Bird Species in Guindy National Park

Over 100 resident and migratory bird species have been recorded so far, the commonest raptors being: Oriental honey buzzard, white-eyed buzzard and shikra. Migratory raptors including black baza, common kestrel and booted eagle can be seen during the winter months. Resident birds include red-vented bulbul, red-whiskered bulbul and white-browed bulbul, coppersmith barbet, sunbirds, yellow-wattled lapwing, Indian robin, lesser flameback woodpecker and spotted owlet.

Bird Species in Theosophical Gardens

This is one place in Chennai where the black-capped kingfisher has been recorded. Purple rumped sunbird ath the Theosophical Society. Some of the resident bird species seen here are lesser flameback woodpecker, coppersmith barbet, hoopoe, southern coucal, rufous treepie, Asian koel, sunbirds, yellow-billed babbler, common hawk-cuckoo, shikra, spotted owlet, spotted dove, rose-ringed parakeet, common kingfisher, pied kingfisher, white-breasted kingfisher and Oriental honey buzzard.

During winter one can see Indian paradise flycatcher, Asian brown flycatcher, brown-breasted flycatcher, Indian pitta, Blyth’s reed warbler in the TS gardens, and in the estuary herons, egrets, sandpipers, black-winged stilt, godwits and plovers can all be seen.

Bird Species in IIT Madras Campus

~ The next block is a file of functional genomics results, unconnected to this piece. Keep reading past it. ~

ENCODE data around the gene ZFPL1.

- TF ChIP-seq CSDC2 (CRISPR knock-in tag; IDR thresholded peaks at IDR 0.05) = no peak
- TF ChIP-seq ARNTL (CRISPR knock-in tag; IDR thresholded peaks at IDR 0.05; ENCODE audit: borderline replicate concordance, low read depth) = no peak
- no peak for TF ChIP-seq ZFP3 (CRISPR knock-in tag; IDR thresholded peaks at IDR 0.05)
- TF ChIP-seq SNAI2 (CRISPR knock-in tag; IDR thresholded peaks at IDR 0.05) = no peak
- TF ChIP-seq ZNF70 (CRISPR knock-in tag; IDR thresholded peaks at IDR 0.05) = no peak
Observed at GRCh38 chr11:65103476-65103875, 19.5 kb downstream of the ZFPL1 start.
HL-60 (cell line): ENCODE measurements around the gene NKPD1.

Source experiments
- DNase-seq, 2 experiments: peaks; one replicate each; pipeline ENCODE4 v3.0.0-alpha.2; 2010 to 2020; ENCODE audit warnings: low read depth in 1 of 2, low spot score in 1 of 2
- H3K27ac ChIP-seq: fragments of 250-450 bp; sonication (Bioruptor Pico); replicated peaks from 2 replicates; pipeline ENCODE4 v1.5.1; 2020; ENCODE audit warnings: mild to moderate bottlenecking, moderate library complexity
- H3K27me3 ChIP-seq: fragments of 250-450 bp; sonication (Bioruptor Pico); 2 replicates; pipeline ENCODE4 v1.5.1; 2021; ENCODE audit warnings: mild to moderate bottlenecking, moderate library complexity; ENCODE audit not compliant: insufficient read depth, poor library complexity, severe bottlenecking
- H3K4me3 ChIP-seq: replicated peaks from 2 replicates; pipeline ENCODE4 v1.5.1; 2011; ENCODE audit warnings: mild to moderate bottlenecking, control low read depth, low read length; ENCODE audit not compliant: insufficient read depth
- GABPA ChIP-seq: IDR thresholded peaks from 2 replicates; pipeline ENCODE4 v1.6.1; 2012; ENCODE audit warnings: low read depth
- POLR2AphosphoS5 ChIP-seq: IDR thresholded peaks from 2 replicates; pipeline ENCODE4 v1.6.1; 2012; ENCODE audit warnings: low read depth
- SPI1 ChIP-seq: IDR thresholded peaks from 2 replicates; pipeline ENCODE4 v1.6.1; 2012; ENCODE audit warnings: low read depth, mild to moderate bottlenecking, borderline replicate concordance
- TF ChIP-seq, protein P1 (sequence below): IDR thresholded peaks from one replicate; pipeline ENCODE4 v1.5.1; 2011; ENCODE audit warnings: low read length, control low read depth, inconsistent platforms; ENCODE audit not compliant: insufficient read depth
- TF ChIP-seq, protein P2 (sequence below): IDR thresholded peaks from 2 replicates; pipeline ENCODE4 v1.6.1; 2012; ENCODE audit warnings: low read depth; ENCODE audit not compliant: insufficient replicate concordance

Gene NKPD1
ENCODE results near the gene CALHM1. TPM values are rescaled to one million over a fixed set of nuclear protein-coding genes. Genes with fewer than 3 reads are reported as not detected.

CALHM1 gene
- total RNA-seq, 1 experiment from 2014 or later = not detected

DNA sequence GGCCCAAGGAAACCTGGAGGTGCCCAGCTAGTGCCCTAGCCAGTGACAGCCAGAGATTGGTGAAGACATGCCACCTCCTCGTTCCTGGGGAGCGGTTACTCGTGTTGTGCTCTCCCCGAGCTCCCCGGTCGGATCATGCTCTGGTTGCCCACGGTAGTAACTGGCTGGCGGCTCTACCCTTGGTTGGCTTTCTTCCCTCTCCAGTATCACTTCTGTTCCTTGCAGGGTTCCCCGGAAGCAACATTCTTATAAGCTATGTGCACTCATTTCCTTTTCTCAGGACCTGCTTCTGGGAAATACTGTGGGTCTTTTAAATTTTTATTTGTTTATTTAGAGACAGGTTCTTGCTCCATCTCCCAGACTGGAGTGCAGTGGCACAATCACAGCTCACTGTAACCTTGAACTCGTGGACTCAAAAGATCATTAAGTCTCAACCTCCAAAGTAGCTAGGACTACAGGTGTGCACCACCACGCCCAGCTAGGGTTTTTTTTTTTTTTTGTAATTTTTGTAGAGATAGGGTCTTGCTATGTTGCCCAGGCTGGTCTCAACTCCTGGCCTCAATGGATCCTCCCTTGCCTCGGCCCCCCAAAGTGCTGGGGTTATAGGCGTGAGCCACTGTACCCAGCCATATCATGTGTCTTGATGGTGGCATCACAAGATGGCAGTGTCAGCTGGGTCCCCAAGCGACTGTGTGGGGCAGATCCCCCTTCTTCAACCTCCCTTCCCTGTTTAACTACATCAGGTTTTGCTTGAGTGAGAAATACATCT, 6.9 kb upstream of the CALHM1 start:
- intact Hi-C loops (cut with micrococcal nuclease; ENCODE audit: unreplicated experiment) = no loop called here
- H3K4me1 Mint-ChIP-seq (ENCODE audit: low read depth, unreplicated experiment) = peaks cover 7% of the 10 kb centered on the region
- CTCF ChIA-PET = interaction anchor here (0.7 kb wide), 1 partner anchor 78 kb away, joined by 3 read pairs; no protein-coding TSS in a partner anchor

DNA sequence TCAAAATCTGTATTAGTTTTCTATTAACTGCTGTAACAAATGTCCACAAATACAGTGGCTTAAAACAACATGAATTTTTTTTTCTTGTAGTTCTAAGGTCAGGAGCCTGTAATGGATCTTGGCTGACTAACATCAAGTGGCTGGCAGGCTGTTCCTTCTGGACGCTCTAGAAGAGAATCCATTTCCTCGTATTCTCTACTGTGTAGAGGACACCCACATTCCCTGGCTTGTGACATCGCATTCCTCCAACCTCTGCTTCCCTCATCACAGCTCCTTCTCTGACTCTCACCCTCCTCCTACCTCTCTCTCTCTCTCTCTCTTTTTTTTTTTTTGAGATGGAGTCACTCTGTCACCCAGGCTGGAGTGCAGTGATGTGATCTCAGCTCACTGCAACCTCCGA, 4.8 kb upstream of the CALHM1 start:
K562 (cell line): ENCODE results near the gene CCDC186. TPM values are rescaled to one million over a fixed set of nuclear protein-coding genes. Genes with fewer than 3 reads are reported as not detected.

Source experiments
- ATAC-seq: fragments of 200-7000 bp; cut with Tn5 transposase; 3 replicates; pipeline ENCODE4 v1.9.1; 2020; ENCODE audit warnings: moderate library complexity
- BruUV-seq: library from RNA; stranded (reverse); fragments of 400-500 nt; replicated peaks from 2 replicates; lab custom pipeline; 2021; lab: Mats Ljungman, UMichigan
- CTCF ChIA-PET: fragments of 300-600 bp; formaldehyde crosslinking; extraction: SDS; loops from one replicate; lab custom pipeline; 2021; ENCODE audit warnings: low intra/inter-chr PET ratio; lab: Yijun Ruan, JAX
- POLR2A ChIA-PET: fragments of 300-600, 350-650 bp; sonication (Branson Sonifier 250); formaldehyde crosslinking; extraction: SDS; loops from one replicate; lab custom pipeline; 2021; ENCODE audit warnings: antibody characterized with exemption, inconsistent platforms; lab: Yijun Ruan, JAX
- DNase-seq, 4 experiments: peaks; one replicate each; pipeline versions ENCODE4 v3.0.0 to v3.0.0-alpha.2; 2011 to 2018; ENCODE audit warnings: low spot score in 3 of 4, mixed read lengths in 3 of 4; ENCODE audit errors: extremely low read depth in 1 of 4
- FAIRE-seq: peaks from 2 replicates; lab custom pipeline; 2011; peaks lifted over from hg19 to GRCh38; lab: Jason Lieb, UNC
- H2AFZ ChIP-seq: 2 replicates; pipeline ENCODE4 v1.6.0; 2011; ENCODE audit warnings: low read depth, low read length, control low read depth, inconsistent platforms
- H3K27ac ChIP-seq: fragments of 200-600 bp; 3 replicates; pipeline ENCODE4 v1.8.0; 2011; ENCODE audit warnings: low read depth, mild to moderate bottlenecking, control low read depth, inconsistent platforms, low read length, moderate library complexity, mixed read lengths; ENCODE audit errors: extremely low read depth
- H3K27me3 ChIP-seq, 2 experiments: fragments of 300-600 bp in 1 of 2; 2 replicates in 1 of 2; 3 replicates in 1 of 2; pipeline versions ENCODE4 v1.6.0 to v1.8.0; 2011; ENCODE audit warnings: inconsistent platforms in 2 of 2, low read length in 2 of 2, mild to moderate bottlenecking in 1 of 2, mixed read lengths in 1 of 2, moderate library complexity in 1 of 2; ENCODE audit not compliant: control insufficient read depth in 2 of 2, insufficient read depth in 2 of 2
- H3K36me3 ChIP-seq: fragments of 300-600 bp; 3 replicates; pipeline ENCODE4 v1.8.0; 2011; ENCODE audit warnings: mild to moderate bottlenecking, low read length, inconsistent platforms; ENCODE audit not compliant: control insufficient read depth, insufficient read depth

Resident bird species seen here include lesser flameback woodpecker, coppersmith barbet, hoopoe, greater coucal, rufous treepie, Asian koel, sunbirds, yellow-billed babbler, common hawk-cuckoo, shikra, spotted owlet, spotted dove, rose-ringed parakeet, common kingfisher, pied kingfisher, white-breasted kingfisher, collared scops-owl, Asian openbill stork, brown hawk-owl, slaty-breasted rail, white-breasted waterhen, purple moorhen, common moorhen, blue-faced malkoha, red-vented bulbul, white-browed bulbul, red-whiskered bulbul and Oriental honey buzzard.

During wintering months one can see Indian paradise flycatcher, Asian brown flycatcher, Indian pitta, orange-headed ground thrush, large-billed leaf warbler, Blyth’s reed warbler, and forest wagtail in the IIT campus.

Bird Species in Pallikaranai Marsh

Highlights: Fulvous whistling duck, grey-headed lapwing, greater flamingo and waders like pied avocet, sandpipers and ruffs can be seen here during wintering months.